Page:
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Diagnosis

Embryonated egg of B. procyonis, showing the developing larva inside.
Larva of B. procyonis hatching from an egg.

Top: Embryonated egg of B. procyonis, showing the developing larva inside. Bottom: Larva of B. procyonis hatching from an egg. Credit: DPDx

If you suspect you have been infected, consult your health care provider immediately. Be sure to tell your health care provider if you have recently been exposed to raccoons or their feces.

Diagnosis is difficult because symptoms depend on the number of infecting larvae and location in the body. Ocular larva migrans, when the larvae migrate to the eye, can cause sensitivity to light, inflammation of the eye, and blindness. Symptoms of visceral larva migrans, when the larvae travel to organs, depend on which organs are affected. For example, an invasion of the liver may cause hepatomegaly (inflammation and enlargement of the liver), while an invasion of the lung may cause pulmonary symptoms such as cough or chest pain. Larvae rarely end up in the nervous system but the most severe cases are neural larva migrans, when the larvae migrate into the brain and cause it to swell (encephalitis). There is no commercially available test for Baylisascaris infection. A health care provider may test blood, cerebrospinal fluid (CSF), and tissue to determine if an individual is infected. Eye examinations may reveal a migrating larva or lesions and are often the most significant clue to infection with Baylisascaris.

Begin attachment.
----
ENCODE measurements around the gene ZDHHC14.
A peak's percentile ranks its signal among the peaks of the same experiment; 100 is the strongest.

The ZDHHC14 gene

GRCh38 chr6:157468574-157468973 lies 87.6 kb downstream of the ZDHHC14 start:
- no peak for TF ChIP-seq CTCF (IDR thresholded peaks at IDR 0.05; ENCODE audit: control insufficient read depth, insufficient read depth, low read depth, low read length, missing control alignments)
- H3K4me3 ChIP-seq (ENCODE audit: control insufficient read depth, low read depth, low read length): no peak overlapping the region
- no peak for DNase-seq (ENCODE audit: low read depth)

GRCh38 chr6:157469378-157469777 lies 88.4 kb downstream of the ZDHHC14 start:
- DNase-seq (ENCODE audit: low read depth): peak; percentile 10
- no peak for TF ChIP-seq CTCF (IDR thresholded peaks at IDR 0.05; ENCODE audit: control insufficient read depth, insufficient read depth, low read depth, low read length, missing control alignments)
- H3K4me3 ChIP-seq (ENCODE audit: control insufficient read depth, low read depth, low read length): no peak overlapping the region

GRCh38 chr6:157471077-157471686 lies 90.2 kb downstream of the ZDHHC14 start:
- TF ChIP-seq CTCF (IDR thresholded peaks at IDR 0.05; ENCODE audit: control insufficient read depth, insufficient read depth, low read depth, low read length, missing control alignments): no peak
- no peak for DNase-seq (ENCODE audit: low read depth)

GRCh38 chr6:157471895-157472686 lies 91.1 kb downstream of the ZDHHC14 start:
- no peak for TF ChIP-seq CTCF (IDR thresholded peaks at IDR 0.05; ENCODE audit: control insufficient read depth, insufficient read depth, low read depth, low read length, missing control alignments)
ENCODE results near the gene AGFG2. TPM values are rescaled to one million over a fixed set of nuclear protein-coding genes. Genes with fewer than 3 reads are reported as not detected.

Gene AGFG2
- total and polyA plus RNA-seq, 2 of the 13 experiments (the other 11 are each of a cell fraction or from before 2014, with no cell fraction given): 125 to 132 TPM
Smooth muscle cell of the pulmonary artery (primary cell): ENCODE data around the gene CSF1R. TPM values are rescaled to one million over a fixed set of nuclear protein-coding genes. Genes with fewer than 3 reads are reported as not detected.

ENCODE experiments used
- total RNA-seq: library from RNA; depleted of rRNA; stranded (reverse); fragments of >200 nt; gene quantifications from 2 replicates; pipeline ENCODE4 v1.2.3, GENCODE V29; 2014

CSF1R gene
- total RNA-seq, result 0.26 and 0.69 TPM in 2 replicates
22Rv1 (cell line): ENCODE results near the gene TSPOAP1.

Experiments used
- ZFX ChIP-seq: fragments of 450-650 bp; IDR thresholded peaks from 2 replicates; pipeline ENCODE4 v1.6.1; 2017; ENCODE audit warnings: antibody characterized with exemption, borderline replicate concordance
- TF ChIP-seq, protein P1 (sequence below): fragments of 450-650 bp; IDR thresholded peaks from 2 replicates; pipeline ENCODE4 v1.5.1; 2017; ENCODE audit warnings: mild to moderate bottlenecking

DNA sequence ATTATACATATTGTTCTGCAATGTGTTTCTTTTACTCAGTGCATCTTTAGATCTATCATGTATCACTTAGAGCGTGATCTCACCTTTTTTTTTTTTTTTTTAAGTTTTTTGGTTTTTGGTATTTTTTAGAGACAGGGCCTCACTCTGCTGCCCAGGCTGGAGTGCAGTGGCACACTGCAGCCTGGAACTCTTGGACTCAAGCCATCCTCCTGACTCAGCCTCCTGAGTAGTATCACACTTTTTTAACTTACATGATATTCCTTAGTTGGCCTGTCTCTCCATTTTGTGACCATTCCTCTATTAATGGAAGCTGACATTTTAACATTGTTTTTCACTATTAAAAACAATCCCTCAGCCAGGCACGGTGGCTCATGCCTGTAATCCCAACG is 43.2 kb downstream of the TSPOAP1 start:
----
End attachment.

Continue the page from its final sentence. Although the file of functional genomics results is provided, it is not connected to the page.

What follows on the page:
Diagnosis often is made by ruling out other infections that cause similar symptoms. Information on diagnosis and testing can be obtained through your local or state health department or CDC.

More on: Resources for Health Professionals: Diagnosis

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